Film Review: Love, Cecil (2018)  Dir. Lisa Immordino Vreeland

Film Review: Love, Cecil (2018) Dir. Lisa Immordino Vreeland

 Image courtesy of Zeitgeist Films

Image courtesy of Zeitgeist Films

By Belle McIntyre

 

I think this is the perfect pairing of one of our brightest documentary filmmakers and Cecil Beaton, one of the 20th century’s more fascinating cultural figures who left an indelible impression in the worlds of art, film, theatre and literature. As the granddaughter-in-law of the loquacious and iconic Vogue editor, Diana Vreeland, she was afforded unprecedented access to all things D.V. for her first film and accompanying coffee table book in 2011, The Eye Has To Travel. Her second film in 2015, Peggy Guggenheim: Art Addict was about an equally colorful, arguably more influential and complex personality, who made enormous waves in the art world, and was way ahead of her time in her embrace of modern art and support for the artists. That film was an unforgettable combination of archival footage, editing, graphics, and music which really raised the bar for documentary biographies.

She has brought all of that skill and finesse to bear in her latest film, a tribute to Cecil Beaton, another highly original, flamboyant, multi-talented artist, photographer, writer, theatre and film designer. She gives as personal a portrait as possible of a man whose most impressive creation was his own image. Refusing to be a product of the unposhness of his background, he developed ways of elevating his profile early on, dressing in outlandish, often gender inappropriate, ways he attracted attention away from his modest origins. As he grew older he developed a rakish, extravagantly elegant manner and style of dressing. Glib, witty, charming and handsome, his company was welcome everywhere and allowed him the freedom to express strong opinions with an imperiousness which covered his insecurities and guarded him from personal scrutiny as well as intimacy. This was a successful formula for quite a long time as he did not really have time for intimacy or complex friendships since he was, in his own words, “tormented with ambition”.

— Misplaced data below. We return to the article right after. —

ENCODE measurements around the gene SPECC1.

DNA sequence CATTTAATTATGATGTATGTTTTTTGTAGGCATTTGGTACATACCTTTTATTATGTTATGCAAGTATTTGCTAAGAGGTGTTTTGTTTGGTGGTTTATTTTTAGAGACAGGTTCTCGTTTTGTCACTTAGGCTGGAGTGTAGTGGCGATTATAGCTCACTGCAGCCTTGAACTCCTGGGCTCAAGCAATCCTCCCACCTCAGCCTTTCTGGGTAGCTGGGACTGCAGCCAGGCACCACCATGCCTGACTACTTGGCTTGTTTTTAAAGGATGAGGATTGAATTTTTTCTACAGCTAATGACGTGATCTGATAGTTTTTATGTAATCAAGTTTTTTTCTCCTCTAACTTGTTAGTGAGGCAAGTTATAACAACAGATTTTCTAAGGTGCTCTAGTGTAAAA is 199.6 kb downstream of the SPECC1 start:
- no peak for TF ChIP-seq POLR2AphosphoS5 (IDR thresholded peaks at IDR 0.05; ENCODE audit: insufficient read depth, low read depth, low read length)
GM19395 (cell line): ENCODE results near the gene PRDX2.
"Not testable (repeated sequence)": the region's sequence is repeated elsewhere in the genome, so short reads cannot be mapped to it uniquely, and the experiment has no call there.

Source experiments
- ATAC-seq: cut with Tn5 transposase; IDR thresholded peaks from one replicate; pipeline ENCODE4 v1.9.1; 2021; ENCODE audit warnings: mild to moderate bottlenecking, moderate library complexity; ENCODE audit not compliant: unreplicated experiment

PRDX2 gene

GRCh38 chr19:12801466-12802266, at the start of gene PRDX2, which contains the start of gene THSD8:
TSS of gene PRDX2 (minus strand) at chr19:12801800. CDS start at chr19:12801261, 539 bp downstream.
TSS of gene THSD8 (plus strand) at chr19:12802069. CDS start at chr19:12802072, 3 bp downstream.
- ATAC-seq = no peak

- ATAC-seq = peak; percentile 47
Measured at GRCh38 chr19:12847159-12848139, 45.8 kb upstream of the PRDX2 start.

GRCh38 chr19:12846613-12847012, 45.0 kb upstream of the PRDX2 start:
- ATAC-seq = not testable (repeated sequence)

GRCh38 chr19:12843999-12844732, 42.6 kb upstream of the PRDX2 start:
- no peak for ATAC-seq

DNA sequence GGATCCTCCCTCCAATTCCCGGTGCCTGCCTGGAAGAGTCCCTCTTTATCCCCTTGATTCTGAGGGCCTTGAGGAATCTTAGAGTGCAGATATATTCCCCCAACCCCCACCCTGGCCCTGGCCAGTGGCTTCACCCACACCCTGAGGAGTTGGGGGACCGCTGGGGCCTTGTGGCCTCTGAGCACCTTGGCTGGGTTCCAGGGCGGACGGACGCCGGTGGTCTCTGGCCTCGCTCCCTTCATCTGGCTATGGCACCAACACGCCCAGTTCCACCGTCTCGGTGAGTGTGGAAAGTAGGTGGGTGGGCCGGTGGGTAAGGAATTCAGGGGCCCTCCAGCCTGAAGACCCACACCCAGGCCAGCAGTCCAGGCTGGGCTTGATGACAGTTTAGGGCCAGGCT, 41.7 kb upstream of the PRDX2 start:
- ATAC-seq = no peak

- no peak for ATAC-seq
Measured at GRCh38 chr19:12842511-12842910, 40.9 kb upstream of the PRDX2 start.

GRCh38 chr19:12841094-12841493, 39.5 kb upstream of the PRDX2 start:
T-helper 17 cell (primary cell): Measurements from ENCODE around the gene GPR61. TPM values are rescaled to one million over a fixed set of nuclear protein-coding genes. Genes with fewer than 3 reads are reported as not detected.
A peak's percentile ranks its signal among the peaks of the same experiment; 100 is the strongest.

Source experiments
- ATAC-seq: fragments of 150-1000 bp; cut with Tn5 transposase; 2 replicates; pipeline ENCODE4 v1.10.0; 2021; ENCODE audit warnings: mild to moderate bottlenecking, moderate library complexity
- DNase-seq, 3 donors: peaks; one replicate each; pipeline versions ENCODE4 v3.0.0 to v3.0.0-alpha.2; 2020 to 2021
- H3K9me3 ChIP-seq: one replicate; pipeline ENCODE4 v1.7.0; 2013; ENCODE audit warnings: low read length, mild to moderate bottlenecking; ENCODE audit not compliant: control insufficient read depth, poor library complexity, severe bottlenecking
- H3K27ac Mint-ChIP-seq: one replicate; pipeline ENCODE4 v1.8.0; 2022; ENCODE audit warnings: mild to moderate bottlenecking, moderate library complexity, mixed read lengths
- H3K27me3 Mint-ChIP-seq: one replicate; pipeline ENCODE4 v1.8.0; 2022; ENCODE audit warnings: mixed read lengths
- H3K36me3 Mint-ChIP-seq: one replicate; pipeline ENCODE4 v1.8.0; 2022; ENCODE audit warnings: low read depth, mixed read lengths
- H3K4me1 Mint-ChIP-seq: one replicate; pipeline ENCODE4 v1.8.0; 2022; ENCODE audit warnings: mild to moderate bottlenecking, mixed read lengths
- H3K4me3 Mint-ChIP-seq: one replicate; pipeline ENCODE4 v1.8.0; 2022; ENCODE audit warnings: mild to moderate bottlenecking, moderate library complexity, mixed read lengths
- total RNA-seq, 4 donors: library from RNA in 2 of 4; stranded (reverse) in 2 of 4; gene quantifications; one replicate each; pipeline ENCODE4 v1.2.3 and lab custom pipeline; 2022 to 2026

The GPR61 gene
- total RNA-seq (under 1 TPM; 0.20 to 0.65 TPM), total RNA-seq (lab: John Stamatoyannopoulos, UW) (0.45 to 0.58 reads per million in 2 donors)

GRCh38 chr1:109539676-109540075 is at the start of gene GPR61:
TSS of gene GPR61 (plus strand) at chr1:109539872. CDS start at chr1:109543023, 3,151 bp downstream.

His trajectory was anything but smooth, however. The highs were very high but the lows were also, some of them seeming almost fatal. He knew nearly everyone worth knowing and worked with many notables. His film work includes George Cukor for whom he created the sublime beauty of the sets and costumes for My Fair Lady, as well as Vincent Minelli’s Gigi, both of which won him Oscars. He designed sets and costumes for Diaghilev’s Ballets Russes as well as theatre in the US and UK. As a photographer he was a war correspondent, then he worked in fashion photographing for Vogue among others and his portrait work includes all of the British Royal Family, celebrities from all of the arts and the beautiful members of society with whom there was mutual affinity.

He was a prolific diarist and many of them are published which makes it rich territory for research, much of which is voiced by Rupert Everett as Beaton (an inspired choice). There are also interviews with Hamish Bowles of Vogue, David Hockney, Truman Capote, David Bailey, Stephen Tenant and Oliver Messel, all of whom were friends. In 1972 he was knighted by the Queen. It looks like a life well-lived by any standard and it is dense with  detail and fascinating stories. The case could be made that Beaton was the ultimate art director and his best oeuvre was his own life. I couldn’t have liked it more.

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